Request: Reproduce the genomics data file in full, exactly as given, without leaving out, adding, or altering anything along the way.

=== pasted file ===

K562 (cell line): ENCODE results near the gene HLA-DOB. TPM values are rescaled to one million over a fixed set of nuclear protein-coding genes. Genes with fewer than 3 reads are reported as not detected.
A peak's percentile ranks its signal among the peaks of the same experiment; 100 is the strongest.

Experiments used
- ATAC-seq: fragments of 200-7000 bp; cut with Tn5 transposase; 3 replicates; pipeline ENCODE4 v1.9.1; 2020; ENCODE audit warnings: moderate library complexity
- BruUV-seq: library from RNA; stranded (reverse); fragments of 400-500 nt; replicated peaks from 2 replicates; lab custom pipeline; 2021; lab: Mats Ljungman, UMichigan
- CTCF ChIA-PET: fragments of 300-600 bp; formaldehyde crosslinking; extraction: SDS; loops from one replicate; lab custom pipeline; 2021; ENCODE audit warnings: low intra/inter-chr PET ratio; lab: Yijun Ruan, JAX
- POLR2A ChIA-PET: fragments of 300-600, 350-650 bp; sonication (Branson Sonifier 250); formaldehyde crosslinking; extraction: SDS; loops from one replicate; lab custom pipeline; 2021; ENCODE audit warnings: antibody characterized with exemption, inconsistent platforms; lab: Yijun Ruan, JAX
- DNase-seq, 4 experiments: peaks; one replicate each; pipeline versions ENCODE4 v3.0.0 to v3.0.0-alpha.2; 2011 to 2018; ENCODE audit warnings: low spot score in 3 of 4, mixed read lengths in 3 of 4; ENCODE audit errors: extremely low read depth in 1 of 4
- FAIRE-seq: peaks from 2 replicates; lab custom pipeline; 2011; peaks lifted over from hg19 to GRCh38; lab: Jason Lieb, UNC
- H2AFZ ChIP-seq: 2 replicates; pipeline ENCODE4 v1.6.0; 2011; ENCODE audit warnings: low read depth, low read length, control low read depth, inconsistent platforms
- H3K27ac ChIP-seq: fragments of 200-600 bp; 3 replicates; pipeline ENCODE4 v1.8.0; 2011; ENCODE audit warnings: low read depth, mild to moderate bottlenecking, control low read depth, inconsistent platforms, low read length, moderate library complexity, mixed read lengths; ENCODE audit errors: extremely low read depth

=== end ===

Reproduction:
K562 (cell line): ENCODE results near the gene HLA-DOB. TPM values are rescaled to one million over a fixed set of nuclear protein-coding genes. Genes with fewer than 3 reads are reported as not detected.
A peak's percentile ranks its signal among the peaks of the same experiment; 100 is the strongest.

Experiments used
- ATAC-seq: fragments of 200-7000 bp; cut with Tn5 transposase; 3 replicates; pipeline ENCODE4 v1.9.1; 2020; ENCODE audit warnings: moderate library complexity
- BruUV-seq: library from RNA; stranded (reverse); fragments of 400-500 nt; replicated peaks from 2 replicates; lab custom pipeline; 2021; lab: Mats Ljungman, UMichigan
- CTCF ChIA-PET: fragments of 300-600 bp; formaldehyde crosslinking; extraction: SDS; loops from one replicate; lab custom pipeline; 2021; ENCODE audit warnings: low intra/inter-chr PET ratio; lab: Yijun Ruan, JAX
- POLR2A ChIA-PET: fragments of 300-600, 350-650 bp; sonication (Branson Sonifier 250); formaldehyde crosslinking; extraction: SDS; loops from one replicate; lab custom pipeline; 2021; ENCODE audit warnings: antibody characterized with exemption, inconsistent platforms; lab: Yijun Ruan, JAX
- DNase-seq, 4 experiments: peaks; one replicate each; pipeline versions ENCODE4 v3.0.0 to v3.0.0-alpha.2; 2011 to 2018; ENCODE audit warnings: low spot score in 3 of 4, mixed read lengths in 3 of 4; ENCODE audit errors: extremely low read depth in 1 of 4
- FAIRE-seq: peaks from 2 replicates; lab custom pipeline; 2011; peaks lifted over from hg19 to GRCh38; lab: Jason Lieb, UNC
- H2AFZ ChIP-seq: 2 replicates; pipeline ENCODE4 v1.6.0; 2011; ENCODE audit warnings: low read depth, low read length, control low read depth, inconsistent platforms
- H3K27ac ChIP-seq: fragments of 200-600 bp; 3 replicates; pipeline ENCODE4 v1.8.0; 2011; ENCODE audit warnings: low read depth, mild to moderate bottlenecking, control low read depth, inconsistent platforms, low read length, moderate library complexity, mixed read lengths; ENCODE audit errors: extremely low read depth